Arun Mali tries to save his sister from whatever is possessing her.
He swung the car into the field. The wind swirled and the metal gate bounced off the front of the car, smashing his left headlight and making the darkness that bit more oppressive. He didn’t stop. He couldn’t stop.
The ground beneath the car held, the shallow soil not deep enough to build up the kind of mud that would trap the car. As he bounced through the fields he tried to plan what he would do when he caught her, how he would get her back into the car. But that was a problem for another moment. First, he had to stop her from jumping.
Stop It making her jump.
She appeared ahead of him.
Judith Grant’s white pyjamas were stuck to her and her long blonde hair was clumped together by the rain into one long line down her back. She jerked as she ran as if she was trying to move her legs quicker than they were capable of. With each step, her hips twisted to the side as if the next movement might tear it from the joint. Her head was upright, not down to protect her face from the rain. He recognised this way of moving – the demon was forcing her to break her body, another way to torture her – and punish Arun.
Outside of the light cast by the headlights the night was all-consuming, anything either side of them could as well of not existed.
Arun dropped a gear and sped past Judith. As he did, she turned her head and screamed at him. Even with the rain, even with the noise of the car and the window between them, the sound cut through him. Her scream was at once agony, frustration and anger, as the two parts of her reacted to his presence in different ways.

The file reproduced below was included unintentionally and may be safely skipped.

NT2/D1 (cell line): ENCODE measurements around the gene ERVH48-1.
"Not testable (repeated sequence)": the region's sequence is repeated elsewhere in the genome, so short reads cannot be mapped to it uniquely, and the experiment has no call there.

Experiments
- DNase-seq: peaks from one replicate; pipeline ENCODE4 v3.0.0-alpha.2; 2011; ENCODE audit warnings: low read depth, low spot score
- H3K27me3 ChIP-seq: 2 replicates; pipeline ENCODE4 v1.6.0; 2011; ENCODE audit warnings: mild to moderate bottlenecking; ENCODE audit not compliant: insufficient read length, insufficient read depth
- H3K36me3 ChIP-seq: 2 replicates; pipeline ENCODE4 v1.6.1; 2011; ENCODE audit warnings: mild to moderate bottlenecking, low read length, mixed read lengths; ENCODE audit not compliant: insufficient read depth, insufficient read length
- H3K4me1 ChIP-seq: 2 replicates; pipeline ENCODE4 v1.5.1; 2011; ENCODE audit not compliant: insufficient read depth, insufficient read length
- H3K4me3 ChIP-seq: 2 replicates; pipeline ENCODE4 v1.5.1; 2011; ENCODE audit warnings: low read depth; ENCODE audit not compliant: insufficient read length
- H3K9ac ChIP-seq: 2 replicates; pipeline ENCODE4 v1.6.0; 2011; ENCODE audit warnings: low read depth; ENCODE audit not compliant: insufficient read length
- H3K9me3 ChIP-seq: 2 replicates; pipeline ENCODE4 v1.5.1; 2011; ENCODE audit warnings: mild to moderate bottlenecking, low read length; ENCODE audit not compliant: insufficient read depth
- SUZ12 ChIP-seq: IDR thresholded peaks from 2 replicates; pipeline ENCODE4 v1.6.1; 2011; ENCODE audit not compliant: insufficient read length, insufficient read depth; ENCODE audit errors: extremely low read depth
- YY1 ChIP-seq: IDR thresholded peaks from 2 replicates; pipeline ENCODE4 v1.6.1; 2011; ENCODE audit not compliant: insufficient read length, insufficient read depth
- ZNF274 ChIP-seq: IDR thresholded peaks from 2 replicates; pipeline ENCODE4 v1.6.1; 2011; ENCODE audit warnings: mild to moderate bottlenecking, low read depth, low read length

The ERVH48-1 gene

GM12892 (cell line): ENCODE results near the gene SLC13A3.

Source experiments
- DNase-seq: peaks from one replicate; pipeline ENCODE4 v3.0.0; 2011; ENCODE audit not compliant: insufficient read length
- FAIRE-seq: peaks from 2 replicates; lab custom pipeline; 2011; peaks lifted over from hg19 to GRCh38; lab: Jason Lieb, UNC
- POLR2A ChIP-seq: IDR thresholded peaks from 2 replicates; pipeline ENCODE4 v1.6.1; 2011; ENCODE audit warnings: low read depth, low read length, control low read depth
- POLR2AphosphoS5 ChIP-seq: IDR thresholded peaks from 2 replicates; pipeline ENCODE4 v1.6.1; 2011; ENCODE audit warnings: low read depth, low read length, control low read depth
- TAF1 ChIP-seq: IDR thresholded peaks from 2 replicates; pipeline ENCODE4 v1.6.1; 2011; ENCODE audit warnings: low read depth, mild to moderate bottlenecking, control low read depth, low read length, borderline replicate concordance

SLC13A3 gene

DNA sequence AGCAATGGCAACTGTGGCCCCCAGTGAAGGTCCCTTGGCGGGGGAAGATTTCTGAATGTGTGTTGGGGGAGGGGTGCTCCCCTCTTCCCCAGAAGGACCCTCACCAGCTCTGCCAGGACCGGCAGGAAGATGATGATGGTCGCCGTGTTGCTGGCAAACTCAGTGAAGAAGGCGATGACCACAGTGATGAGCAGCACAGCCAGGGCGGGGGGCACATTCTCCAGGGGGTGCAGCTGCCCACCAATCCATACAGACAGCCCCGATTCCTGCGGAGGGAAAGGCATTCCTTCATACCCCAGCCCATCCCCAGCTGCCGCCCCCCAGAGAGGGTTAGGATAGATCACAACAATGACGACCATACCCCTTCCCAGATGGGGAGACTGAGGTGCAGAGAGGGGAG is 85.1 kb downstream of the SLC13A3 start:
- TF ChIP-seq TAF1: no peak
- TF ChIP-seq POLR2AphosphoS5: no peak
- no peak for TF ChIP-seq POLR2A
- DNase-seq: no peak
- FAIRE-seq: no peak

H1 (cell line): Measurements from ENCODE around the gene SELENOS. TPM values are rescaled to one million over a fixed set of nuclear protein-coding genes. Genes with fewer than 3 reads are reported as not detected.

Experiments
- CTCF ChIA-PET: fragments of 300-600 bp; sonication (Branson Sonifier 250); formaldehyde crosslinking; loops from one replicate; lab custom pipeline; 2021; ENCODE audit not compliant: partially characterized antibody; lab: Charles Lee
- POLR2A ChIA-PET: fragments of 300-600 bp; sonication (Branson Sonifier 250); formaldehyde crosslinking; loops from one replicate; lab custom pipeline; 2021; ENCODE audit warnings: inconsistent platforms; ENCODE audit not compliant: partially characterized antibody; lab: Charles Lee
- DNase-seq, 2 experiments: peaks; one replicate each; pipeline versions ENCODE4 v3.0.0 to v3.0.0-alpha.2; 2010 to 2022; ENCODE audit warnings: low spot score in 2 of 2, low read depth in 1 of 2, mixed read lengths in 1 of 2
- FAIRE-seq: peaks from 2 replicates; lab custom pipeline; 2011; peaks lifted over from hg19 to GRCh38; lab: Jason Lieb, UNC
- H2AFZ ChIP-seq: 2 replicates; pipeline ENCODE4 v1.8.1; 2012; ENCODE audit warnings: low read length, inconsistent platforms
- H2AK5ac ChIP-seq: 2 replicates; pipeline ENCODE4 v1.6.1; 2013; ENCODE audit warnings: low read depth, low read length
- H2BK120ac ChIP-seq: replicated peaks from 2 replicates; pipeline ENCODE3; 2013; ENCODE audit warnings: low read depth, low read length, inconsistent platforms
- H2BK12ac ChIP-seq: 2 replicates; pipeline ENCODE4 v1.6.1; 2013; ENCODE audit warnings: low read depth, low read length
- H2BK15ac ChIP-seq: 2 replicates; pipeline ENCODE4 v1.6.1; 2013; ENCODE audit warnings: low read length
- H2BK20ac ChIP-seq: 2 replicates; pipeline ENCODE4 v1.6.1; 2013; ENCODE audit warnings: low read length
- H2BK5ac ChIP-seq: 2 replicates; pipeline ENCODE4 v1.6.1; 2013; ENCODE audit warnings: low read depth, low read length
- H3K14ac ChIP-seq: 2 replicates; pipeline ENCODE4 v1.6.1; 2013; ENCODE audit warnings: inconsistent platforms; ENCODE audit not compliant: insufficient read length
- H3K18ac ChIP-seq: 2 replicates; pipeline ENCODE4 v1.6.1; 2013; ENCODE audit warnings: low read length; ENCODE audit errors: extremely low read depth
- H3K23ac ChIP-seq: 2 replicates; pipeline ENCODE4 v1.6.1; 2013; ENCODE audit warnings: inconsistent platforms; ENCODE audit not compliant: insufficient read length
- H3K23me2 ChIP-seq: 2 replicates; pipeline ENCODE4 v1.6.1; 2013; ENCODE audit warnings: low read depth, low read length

Her eyes glowed as he passed her, a strange green luminosity that he had learned to fear. It meant that Judith wasn’t in control. Something else was.
Before he reached the edge of the cliff, he pulled up the handbrake hard. The car twisted to the left, the driver side facing the sea. He looked down as he stepped out. The storm whipped the waves up against the chalk cliffs below. The rain bit into his skin as he walked around the car. His grey coat, his only coat, was fabric, designed for cold nights, not wet ones. It soaked up the rain in an instant, weighing him down and dropping his shoulders.
He heard the scream again, and then, there she was, running from the dark. He pulled the crucifix out of the glove box, holding it out in front of him and stood between her and the car. Between her and the cliff.
From full speed, Judith stopped about six feet from him. He heard a crack and saw her sag to the left. The sudden deceleration had broken a bone. That worried him more than the run. It was finished with her physical form. There was no need for It to keep her in working condition.
She tilted her head back and looked to the sky.
“Won’t you ever give up?” she asked. It wasn’t her voice. The exertion had tired her out, and whatever was controlling her was doing the speaking. This had happened before, in the basement of their parent’s house, before they were interrupted and she’d accused him of the most horrific things. That night in the basement was the closest he’d come to forcing It to reveal itself, and it cost him his parents and his inheritance.
It was a good sign. It meant Arun had the demon on edge.
“Let my sister go,” Arun said. The wind surrounded him with such force he could barely hear himself. Yet Judith had no trouble.